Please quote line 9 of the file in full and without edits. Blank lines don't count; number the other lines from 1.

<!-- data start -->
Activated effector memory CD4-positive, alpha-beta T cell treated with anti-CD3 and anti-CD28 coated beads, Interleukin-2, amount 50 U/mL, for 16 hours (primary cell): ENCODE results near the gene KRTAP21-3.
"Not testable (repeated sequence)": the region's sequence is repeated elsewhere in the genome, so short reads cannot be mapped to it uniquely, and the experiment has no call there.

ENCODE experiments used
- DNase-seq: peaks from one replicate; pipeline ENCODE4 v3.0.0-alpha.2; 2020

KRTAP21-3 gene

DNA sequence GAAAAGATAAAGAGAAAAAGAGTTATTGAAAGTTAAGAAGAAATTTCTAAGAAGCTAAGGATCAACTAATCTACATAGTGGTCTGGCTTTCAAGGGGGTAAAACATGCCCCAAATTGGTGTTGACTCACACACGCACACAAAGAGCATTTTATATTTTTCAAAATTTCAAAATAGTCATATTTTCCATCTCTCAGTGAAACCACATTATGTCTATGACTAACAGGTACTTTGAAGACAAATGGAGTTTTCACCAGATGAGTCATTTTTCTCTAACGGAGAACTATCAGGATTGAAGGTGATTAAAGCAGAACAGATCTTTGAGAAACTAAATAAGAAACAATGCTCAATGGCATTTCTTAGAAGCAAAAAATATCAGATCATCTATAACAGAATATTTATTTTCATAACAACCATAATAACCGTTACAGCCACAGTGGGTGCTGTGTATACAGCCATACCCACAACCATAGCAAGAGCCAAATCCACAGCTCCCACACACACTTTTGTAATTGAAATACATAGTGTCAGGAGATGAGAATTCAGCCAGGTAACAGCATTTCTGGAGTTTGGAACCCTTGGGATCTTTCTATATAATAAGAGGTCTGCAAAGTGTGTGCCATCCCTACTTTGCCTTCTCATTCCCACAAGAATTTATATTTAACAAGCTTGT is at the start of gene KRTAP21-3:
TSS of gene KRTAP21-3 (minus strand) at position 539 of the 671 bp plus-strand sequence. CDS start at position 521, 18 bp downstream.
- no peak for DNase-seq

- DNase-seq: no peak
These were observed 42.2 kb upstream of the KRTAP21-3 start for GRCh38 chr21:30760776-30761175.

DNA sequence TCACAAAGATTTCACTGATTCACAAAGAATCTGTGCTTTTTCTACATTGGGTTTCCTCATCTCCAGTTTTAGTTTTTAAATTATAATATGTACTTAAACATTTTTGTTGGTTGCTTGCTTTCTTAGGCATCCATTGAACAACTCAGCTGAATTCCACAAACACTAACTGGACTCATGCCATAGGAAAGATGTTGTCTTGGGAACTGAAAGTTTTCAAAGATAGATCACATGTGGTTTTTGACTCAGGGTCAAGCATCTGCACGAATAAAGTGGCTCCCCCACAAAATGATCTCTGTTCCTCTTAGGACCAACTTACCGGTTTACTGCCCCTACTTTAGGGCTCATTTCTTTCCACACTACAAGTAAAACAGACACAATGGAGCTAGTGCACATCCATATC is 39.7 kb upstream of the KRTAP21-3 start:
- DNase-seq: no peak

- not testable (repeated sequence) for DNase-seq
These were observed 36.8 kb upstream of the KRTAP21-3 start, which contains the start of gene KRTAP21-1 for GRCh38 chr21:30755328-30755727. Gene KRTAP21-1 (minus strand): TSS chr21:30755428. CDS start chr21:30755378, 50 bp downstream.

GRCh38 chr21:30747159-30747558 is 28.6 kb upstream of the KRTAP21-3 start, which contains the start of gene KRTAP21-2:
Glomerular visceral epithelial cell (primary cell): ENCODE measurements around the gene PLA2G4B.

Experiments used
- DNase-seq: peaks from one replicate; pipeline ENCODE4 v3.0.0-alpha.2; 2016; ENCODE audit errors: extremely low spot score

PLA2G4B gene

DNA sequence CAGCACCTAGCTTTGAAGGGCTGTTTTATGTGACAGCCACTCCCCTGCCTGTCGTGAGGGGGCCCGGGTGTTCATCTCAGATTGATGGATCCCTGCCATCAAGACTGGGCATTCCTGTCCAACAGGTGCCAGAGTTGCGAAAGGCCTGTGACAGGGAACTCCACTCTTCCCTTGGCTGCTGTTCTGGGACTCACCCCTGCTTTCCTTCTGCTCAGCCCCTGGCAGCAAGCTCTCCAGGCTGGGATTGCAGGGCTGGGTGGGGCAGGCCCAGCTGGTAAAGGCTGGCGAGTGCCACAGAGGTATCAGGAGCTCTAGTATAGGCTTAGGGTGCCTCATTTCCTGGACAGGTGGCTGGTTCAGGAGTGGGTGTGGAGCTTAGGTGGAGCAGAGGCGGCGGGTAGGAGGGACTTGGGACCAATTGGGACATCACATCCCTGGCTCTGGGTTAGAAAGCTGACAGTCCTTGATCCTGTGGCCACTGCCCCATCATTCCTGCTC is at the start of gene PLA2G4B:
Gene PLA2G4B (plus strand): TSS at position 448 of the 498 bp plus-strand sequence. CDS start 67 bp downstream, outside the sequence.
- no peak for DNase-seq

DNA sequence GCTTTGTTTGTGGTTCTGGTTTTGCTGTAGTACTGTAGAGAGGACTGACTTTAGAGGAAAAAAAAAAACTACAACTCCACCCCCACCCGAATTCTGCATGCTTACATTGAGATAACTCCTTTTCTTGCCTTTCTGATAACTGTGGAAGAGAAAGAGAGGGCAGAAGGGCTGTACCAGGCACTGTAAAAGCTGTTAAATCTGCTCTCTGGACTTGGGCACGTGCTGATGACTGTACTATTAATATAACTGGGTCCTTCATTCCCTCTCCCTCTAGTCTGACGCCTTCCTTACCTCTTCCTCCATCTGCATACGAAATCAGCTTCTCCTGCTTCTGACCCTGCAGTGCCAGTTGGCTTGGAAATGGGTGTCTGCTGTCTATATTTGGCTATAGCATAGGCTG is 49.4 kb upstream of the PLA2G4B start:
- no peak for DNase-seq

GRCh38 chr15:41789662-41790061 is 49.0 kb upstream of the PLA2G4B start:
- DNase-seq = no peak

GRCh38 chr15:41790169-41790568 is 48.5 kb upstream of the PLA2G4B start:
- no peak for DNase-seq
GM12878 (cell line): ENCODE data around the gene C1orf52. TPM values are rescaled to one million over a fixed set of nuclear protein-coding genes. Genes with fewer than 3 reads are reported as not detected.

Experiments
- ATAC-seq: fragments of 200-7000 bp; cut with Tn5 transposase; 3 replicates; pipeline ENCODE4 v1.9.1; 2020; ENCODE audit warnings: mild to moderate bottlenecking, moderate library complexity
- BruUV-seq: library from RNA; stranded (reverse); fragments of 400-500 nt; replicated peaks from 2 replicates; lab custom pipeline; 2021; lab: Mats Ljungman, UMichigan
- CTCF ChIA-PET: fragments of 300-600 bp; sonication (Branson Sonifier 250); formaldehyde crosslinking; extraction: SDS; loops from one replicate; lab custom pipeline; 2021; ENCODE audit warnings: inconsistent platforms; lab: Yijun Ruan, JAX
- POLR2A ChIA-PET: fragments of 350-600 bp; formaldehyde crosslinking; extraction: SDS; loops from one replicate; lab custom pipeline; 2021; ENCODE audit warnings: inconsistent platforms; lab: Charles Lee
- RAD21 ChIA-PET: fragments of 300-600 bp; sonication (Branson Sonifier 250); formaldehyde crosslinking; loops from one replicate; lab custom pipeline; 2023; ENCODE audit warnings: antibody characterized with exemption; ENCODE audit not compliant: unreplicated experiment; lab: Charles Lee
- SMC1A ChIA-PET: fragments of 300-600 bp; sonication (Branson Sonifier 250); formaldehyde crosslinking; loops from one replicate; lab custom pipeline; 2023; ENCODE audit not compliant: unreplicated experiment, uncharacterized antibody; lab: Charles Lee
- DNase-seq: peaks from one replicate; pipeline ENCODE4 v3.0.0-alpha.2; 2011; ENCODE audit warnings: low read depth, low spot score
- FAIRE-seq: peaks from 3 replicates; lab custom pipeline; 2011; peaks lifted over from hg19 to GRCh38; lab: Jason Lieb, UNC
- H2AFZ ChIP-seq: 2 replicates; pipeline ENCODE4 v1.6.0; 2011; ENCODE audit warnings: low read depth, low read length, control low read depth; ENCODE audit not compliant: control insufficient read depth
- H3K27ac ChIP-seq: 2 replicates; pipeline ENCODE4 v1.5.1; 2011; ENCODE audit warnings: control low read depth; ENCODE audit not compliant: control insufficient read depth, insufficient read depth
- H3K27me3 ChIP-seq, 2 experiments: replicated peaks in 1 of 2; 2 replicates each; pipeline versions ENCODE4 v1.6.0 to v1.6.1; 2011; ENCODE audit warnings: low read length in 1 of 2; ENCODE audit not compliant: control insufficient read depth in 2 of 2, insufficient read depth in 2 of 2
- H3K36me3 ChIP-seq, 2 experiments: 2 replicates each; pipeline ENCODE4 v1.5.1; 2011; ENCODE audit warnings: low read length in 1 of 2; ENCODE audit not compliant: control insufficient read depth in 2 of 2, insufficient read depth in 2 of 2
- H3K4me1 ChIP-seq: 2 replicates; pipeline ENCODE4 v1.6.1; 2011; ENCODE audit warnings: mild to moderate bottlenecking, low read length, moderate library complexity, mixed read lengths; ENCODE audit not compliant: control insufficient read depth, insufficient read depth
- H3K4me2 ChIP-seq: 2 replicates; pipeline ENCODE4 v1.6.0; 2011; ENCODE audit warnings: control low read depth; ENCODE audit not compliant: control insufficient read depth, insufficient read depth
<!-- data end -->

- DNase-seq: no peak